Further tests showed that if we were to price the product as suggested by the PSM, we would leave a lot of money on the table. Here, the price was not the main purchase driver, and the client would not see a significant increase in volume by lowering the price.

Van Westerndorp Price Sensitivity Meter



Given the tendency to lowballing, I find the Van Westendorp PSM more helpful in exploring discount ranges.

Ignoring the Competition

The Van Westendorp Price Sensitivity Meter is often recommended for new products. Still, I find the notion counterintuitive. How can customers estimate the value of a new product for which they don’t have any point of reference or experience?

Price/value perceptions are always relative to an internal point of reference. This can be value perceptions about the product category (I would never pay more than $$ for X type of product), the price offered by competitors, or something else.

Regarding the case that inspired this post, using the Van Westendorp PSM was an unfortunate approach. Online training using webinar-like setups are nothing new at this point. Hence, the trade organization that sent me the survey will probably see lower or comparable prices to competitor alternatives.

While answering the survey, I couldn’t help but think of the prices I have seen for online classes and used them to guide my answers. It didn’t help that the concept was poorly described, so I had little to hang on to.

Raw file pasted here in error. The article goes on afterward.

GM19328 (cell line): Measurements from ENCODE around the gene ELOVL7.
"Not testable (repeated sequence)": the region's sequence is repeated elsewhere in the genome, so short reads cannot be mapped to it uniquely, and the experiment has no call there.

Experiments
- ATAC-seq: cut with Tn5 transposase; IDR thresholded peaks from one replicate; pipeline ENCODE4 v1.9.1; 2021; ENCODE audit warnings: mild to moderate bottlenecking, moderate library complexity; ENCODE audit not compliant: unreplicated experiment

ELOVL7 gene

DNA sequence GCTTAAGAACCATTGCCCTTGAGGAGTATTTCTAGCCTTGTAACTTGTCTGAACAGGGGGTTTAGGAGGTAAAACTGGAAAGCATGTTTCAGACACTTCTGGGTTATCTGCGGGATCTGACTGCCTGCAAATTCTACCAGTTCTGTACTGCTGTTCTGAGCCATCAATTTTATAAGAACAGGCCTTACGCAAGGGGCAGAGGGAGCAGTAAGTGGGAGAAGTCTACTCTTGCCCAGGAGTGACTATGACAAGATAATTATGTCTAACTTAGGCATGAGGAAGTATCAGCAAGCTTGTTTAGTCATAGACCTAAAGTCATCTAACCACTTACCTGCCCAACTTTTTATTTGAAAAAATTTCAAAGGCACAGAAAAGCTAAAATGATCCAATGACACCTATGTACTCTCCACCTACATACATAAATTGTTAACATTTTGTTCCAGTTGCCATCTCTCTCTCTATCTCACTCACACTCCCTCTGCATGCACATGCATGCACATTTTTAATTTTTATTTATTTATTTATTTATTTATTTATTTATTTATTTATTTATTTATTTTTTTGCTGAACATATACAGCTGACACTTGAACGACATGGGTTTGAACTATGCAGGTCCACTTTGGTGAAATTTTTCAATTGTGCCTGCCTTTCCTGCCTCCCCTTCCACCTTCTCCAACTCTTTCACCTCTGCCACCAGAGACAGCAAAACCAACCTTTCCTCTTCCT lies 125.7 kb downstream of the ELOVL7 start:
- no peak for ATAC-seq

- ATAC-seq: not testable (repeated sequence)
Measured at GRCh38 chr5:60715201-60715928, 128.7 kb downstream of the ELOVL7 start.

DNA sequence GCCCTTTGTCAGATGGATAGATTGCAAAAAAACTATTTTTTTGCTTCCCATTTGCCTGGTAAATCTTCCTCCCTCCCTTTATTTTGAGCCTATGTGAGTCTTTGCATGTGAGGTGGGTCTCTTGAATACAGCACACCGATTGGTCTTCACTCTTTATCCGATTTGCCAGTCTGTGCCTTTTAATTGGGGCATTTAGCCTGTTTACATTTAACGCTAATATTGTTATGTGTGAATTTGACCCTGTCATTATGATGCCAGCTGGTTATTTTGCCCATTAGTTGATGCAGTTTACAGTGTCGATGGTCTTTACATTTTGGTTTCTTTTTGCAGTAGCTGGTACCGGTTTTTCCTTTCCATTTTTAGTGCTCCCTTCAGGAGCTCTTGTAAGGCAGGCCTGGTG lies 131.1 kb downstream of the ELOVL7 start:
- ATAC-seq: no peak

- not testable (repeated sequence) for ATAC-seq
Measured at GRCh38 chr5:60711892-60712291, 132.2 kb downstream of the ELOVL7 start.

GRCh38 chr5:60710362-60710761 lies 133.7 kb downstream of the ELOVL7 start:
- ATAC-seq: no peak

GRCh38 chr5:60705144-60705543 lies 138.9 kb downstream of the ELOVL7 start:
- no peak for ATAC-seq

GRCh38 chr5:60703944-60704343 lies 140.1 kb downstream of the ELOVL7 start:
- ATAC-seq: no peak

Following the questions from the Van Westendorp PSM, I got this question:

Van Westerndorp Follow-up Question

Really? What about “Over 50%”? Why would I want to get less than that? That’s the mindset we don’t want respondents to have.


As a way of summary, if you are thinking about using the Van Westendorp PSM for pricing research, think again and consider this approach:

  • Incites lowballing by relying on direct questions about the price.
  • Has no solid theoretical foundation.
  • Does not consider the competition.
  • Has no history of predictive success.
  • Does not allow us to optimize revenue, profits, or net present value.

 If you still want to do it, regard its results are exploratory and follow up with more research.

A Better Approach to Pricing Research

When clients are looking for optimal regular prices, I recommend not accepting its results without further research.

Willingness to pay at a particular price point is influenced by need urgency, brand perceptions, competitors’ offers, perceived product benefits supported by specific product features, cultural norms, social pressure, external product attributes (design, packaging, etc.), past experiences with products and companies, etc.

Which price research method should the trade association use to find the optimal prices and discounts for its online market research classes?

Trade-off research techniques are better suited to study the impact of pricing on purchase decisions. Conjoint Analysis is the most known family of trade-off techniques, which includes variations such as Choice-Based/Discreet Choice-Based Conjoint, Menu-Based Conjoint, and Adaptive Conjoint Analysis.

Trade-off techniques are not perfect. No method is. Still, it is the best approach so far to study pricing using the current survey methodology.

For more on using conjoint analysis for pricing research, check Why Conjoint Analysis is Best for Price Research.